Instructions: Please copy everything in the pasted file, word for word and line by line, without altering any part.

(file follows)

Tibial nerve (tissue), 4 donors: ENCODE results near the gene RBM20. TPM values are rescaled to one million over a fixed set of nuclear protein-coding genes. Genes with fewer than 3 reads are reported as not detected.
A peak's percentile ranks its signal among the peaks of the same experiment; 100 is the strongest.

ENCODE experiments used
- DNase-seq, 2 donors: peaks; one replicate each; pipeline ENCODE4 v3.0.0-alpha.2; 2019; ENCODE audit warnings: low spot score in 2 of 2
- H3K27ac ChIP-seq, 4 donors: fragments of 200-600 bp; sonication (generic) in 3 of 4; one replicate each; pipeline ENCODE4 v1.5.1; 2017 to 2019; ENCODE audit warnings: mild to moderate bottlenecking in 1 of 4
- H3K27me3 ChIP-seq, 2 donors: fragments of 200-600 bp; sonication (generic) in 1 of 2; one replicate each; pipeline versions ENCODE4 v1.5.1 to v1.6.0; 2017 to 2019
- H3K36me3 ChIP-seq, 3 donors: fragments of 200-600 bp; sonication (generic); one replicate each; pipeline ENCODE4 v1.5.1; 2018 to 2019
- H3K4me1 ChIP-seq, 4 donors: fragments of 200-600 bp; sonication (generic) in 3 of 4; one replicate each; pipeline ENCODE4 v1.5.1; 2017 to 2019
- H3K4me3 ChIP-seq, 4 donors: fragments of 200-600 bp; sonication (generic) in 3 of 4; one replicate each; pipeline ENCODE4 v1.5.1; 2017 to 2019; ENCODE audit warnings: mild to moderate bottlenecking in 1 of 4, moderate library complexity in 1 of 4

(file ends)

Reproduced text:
Tibial nerve (tissue), 4 donors: ENCODE results near the gene RBM20. TPM values are rescaled to one million over a fixed set of nuclear protein-coding genes. Genes with fewer than 3 reads are reported as not detected.
A peak's percentile ranks its signal among the peaks of the same experiment; 100 is the strongest.

ENCODE experiments used
- DNase-seq, 2 donors: peaks; one replicate each; pipeline ENCODE4 v3.0.0-alpha.2; 2019; ENCODE audit warnings: low spot score in 2 of 2
- H3K27ac ChIP-seq, 4 donors: fragments of 200-600 bp; sonication (generic) in 3 of 4; one replicate each; pipeline ENCODE4 v1.5.1; 2017 to 2019; ENCODE audit warnings: mild to moderate bottlenecking in 1 of 4
- H3K27me3 ChIP-seq, 2 donors: fragments of 200-600 bp; sonication (generic) in 1 of 2; one replicate each; pipeline versions ENCODE4 v1.5.1 to v1.6.0; 2017 to 2019
- H3K36me3 ChIP-seq, 3 donors: fragments of 200-600 bp; sonication (generic); one replicate each; pipeline ENCODE4 v1.5.1; 2018 to 2019
- H3K4me1 ChIP-seq, 4 donors: fragments of 200-600 bp; sonication (generic) in 3 of 4; one replicate each; pipeline ENCODE4 v1.5.1; 2017 to 2019
- H3K4me3 ChIP-seq, 4 donors: fragments of 200-600 bp; sonication (generic) in 3 of 4; one replicate each; pipeline ENCODE4 v1.5.1; 2017 to 2019; ENCODE audit warnings: mild to moderate bottlenecking in 1 of 4, moderate library complexity in 1 of 4